Articles in regional publications that pertain to a wide range of North Carolina-related topics.
for Jones, Abe D., Jr
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Colonel C.L. Tew of South Carolina opened the Hillsboro Military Academy in Orange County in 1859. Enrollment increased as the war intensified, and, in 1865, the cadets were ordered to leave school and meet a regiment of raiders. The raiders, however, never came to the area and the students remained in their classrooms.
The first railroad lines were laid in North Carolina in 1833. By the 1880s, a line ran across the state but a business depression hit in 1893 and the railroads were sold in 1899. Despite financial troubles, trains ran the lines until 1949. Parts of the tracks remain, but are covered by the lines of modern diesel trains.
Found in the collection of Count Alain de Suzannet of Switzerland, a series of drawings and writings of Greensboro native William Sydney Porter has recently been bought for the Greensboro Public Library. Porter, better known as O. Henry, drew political cartoons and several of these, along with part of a script to his play â€œLo,â€ are included in the collection.\r\n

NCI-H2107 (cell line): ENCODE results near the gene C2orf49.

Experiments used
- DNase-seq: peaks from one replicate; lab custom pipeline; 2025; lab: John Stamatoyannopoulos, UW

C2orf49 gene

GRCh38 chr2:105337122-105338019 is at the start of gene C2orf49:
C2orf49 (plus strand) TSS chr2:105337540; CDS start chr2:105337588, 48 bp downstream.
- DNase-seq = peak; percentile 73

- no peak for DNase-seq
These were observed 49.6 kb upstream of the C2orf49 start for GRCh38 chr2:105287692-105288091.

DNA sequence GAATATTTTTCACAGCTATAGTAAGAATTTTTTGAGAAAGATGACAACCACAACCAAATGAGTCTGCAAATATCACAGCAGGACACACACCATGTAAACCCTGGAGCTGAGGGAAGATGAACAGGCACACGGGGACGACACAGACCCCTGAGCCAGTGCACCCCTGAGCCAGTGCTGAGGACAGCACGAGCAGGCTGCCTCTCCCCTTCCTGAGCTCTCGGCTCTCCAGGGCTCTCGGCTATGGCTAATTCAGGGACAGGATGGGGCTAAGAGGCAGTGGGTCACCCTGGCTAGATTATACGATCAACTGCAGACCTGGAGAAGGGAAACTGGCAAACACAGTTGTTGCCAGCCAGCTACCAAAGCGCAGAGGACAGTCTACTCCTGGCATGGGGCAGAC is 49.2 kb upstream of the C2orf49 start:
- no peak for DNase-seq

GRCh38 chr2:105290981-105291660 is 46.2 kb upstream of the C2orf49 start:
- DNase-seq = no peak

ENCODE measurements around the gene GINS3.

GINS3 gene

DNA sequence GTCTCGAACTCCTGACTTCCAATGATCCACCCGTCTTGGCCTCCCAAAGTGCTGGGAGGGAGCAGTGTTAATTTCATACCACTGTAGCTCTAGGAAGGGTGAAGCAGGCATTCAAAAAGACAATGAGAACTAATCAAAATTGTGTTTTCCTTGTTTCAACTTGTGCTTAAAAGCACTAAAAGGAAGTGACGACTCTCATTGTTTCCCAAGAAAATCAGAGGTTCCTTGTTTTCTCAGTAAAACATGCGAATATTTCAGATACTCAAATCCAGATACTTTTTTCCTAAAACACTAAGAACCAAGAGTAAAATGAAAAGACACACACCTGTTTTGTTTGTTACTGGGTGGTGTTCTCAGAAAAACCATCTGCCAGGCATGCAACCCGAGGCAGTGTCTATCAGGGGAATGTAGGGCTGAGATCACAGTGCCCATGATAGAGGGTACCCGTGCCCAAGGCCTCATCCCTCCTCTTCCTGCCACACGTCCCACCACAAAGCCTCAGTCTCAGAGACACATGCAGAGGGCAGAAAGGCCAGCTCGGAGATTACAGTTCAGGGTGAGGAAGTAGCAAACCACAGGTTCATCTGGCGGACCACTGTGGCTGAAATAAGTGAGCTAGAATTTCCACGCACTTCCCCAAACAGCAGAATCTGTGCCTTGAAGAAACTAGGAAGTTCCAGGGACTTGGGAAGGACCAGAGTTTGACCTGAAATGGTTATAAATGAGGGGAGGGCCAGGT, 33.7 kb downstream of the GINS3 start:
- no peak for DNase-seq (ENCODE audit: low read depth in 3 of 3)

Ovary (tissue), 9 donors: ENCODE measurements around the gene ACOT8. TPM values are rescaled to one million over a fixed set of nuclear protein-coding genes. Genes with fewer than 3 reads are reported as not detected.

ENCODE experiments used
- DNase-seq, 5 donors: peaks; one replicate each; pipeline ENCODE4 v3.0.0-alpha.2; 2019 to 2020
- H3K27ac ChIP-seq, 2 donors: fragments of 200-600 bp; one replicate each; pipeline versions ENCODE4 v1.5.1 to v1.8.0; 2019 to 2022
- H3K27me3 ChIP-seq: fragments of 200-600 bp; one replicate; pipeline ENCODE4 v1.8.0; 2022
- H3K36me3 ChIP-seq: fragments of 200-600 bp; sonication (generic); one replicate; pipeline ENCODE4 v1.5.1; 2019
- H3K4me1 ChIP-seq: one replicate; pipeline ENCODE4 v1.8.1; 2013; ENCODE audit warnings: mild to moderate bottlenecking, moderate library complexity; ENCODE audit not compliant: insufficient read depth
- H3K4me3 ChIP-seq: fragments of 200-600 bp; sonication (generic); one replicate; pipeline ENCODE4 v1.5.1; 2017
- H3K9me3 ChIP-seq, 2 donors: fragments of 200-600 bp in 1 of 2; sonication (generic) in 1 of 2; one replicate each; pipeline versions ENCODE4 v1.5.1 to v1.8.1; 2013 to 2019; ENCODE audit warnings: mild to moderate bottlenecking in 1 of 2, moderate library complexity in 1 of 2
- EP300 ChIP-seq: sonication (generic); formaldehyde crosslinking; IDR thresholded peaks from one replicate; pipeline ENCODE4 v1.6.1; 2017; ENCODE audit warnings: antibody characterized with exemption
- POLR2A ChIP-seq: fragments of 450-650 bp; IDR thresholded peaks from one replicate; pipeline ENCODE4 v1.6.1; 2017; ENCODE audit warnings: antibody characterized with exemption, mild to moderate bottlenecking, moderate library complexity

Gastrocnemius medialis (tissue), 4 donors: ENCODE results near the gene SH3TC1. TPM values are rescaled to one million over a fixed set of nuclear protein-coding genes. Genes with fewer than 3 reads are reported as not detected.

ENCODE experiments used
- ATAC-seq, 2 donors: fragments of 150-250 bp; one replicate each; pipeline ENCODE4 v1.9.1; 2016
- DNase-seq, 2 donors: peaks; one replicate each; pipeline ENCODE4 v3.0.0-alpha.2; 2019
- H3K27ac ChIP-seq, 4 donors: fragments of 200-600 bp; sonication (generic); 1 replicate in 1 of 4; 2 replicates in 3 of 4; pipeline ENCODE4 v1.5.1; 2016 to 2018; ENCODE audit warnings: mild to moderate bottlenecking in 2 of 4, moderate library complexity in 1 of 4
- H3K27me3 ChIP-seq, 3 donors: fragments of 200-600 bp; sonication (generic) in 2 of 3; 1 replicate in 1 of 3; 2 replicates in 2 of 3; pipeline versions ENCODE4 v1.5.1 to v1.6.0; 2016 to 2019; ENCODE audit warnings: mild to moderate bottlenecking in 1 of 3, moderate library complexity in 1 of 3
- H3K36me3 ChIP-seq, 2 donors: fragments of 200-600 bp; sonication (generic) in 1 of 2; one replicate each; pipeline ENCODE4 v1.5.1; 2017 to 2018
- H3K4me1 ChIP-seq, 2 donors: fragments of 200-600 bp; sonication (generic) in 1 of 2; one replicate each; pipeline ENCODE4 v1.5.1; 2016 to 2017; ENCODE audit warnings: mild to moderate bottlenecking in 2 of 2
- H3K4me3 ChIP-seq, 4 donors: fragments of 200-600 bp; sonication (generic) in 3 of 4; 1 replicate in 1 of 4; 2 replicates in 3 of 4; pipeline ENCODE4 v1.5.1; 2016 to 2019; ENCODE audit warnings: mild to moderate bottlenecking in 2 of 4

Controversy over the North Carolina senators' support for Andrew Jackson and states' rights led the legislature to hold session until 12:15 a.m. on Christmas Eve in 1834. The debate raged over a resolution that would expunge Whig Party Senator, Willie P. Mangum's vote to censure Andrew Jackson. Acceptance implied that state legislators had the power to tell the members of Congress how to vote.
A rail line that once linked Wilmington with the Piedmont beyond Mt. Airy was removed for scrap in 1969 after years of changing ownership and garnering unimpressive profits.
The trenches on the Bentonville Battleground State Historic Site provide a visual testament to North Carolina's bloodiest Civil War battle. Some 90,000 Northern and Southern soldiers clashed there in March of 1865, with 4,243 casualties the result. The Confederacy's last hope required that General Johnston stop General Sherman in Bentonville. General Lee surrendered shortly after Johnston's retreat.